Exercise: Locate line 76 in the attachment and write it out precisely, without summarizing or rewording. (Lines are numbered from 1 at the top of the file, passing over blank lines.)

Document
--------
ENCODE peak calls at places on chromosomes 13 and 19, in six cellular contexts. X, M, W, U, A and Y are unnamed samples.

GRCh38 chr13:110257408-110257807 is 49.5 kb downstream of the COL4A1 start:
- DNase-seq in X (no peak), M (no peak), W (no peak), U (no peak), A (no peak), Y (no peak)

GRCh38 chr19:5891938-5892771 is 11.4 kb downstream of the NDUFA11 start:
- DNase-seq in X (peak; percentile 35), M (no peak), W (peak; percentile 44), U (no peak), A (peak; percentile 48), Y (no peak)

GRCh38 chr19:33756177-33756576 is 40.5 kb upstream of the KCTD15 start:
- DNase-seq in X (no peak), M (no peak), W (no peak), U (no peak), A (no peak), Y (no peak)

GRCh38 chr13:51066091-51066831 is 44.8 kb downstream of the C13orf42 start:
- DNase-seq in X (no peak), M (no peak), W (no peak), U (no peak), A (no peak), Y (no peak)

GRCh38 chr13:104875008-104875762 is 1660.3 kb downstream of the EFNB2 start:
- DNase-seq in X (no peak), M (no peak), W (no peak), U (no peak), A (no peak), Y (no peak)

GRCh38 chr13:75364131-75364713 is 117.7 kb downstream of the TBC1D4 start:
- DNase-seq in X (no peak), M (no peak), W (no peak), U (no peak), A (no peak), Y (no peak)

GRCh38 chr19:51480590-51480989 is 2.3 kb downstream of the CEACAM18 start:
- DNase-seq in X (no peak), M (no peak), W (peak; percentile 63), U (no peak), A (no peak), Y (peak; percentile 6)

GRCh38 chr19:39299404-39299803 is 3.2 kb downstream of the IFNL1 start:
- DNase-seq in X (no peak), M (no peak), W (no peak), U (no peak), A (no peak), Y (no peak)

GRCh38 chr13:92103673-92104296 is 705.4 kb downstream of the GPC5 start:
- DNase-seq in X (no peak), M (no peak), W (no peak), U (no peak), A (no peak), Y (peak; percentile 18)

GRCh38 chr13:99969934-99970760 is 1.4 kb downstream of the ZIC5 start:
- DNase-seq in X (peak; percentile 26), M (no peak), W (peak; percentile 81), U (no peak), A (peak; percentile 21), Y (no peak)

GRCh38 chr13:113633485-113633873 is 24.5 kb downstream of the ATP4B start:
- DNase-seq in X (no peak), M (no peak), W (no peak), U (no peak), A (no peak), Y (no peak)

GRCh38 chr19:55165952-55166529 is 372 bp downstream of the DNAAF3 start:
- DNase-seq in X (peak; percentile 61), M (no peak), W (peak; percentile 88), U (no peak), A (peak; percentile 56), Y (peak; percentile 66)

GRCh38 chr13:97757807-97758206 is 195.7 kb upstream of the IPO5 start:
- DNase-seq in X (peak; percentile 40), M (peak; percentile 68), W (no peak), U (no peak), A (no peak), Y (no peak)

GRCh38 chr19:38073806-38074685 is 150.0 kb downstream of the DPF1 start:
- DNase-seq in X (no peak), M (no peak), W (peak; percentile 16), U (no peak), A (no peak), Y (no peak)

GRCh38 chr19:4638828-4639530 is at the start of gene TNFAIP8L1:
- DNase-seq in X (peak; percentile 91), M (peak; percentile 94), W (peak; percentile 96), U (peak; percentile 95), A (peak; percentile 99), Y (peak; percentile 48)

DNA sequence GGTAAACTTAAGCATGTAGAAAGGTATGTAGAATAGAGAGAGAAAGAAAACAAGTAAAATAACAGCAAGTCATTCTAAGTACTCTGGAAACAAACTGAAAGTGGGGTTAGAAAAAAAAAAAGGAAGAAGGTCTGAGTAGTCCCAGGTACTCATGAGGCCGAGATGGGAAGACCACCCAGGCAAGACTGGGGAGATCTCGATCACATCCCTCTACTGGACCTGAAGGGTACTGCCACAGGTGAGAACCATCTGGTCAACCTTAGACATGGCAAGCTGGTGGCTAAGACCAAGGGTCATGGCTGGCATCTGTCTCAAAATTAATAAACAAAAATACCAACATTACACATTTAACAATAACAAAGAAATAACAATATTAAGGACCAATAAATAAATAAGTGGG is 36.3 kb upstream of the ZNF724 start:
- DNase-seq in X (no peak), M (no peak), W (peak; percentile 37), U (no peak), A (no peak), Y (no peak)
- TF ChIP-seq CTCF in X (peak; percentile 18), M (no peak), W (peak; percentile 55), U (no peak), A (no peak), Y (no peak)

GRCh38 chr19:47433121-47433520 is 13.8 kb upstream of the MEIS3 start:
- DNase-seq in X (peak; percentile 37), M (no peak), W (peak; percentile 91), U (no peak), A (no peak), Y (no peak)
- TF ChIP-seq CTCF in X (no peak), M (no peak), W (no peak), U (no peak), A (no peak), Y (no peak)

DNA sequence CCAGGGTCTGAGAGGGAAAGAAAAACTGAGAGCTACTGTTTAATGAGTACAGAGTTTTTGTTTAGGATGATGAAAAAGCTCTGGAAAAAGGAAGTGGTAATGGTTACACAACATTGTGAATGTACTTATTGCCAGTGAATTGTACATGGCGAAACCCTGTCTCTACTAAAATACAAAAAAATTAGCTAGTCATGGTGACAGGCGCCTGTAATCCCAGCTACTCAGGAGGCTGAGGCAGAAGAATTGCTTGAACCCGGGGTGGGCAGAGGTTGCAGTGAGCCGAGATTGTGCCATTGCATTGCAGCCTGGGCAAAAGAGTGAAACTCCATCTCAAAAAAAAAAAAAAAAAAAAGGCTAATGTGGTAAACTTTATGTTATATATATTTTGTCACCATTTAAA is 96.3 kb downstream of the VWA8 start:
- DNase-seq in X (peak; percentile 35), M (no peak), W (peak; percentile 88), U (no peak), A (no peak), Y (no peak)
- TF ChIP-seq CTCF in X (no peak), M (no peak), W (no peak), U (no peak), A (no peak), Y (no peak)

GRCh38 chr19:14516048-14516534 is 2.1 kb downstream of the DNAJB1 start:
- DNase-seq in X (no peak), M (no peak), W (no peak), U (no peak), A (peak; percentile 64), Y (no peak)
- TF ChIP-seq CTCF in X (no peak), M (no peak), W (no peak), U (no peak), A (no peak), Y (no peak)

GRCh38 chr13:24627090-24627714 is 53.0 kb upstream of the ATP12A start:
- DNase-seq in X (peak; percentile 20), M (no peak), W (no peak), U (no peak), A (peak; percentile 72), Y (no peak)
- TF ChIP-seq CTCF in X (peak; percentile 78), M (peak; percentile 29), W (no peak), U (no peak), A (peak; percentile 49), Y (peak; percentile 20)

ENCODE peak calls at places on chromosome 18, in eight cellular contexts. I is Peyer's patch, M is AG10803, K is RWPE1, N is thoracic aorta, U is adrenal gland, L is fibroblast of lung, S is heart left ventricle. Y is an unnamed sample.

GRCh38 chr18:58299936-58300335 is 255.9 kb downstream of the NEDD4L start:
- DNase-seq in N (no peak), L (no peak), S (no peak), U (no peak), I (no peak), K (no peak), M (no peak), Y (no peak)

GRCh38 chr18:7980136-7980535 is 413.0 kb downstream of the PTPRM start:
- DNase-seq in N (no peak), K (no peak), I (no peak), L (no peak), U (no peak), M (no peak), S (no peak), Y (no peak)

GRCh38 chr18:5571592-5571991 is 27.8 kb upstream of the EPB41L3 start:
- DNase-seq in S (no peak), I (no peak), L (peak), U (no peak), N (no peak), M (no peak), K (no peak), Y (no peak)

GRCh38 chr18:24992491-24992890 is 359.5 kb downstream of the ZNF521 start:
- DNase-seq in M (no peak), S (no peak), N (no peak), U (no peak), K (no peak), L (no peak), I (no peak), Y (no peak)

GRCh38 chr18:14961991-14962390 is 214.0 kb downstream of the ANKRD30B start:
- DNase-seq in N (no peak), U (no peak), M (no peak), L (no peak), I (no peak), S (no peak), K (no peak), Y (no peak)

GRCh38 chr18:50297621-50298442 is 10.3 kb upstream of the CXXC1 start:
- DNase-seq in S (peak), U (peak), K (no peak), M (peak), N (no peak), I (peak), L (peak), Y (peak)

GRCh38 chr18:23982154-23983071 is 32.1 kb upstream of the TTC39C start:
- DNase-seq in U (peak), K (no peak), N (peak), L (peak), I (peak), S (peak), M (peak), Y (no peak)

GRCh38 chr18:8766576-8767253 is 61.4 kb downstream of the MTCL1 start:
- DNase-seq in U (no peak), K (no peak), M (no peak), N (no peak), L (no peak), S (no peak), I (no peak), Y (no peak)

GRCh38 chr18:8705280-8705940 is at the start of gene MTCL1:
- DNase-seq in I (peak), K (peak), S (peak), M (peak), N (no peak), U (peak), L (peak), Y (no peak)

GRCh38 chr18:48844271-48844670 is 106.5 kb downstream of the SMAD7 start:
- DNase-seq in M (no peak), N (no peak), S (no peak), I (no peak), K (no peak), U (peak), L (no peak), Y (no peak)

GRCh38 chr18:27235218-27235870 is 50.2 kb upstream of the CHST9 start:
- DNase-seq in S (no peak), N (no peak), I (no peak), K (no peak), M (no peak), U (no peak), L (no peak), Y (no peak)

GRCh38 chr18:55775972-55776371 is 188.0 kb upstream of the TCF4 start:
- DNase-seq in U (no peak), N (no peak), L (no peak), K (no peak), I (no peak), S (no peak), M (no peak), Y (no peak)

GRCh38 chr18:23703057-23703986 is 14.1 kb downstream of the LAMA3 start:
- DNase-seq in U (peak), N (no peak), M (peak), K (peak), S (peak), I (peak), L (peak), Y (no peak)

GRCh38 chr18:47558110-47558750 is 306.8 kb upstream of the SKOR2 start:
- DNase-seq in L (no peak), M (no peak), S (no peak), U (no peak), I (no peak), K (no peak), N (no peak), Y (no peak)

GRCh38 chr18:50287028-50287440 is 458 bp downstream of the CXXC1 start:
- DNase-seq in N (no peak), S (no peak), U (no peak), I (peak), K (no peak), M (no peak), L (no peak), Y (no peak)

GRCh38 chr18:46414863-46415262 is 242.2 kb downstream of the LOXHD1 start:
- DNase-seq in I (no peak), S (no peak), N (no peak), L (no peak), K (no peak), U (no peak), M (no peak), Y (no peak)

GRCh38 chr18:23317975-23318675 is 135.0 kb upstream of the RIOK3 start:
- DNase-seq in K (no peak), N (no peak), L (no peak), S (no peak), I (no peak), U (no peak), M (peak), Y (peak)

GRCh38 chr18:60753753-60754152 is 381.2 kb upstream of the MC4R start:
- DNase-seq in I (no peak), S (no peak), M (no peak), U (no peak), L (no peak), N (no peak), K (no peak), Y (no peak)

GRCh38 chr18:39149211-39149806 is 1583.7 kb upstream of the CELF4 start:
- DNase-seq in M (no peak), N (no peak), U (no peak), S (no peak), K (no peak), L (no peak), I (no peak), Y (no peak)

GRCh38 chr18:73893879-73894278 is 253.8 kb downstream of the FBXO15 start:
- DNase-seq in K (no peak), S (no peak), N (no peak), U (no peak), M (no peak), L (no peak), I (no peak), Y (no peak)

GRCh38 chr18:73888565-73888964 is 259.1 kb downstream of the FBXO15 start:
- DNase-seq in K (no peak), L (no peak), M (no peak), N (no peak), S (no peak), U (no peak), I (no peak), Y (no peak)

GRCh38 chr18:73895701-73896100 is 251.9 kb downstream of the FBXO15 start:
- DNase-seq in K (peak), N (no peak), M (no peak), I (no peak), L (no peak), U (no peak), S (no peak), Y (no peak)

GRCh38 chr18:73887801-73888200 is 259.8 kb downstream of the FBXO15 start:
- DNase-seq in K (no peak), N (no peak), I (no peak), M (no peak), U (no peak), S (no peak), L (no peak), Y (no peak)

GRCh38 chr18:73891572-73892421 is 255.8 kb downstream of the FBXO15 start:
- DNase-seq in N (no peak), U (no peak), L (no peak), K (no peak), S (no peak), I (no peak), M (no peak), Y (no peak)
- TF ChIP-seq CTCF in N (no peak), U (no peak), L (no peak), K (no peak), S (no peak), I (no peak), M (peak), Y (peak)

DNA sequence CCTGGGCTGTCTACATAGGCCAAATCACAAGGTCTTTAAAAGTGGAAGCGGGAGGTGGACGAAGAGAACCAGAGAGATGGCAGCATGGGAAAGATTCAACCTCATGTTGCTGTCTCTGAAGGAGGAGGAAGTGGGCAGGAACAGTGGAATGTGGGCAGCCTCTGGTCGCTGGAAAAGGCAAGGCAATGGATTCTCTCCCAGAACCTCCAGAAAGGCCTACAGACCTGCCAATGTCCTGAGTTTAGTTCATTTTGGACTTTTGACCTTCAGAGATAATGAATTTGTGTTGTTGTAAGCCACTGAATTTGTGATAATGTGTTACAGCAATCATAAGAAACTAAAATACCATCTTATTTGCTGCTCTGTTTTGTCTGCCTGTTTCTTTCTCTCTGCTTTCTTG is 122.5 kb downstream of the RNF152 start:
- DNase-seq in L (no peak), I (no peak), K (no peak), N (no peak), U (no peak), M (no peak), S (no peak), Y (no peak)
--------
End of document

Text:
GRCh38 chr18:50287028-50287440 is 458 bp downstream of the CXXC1 start: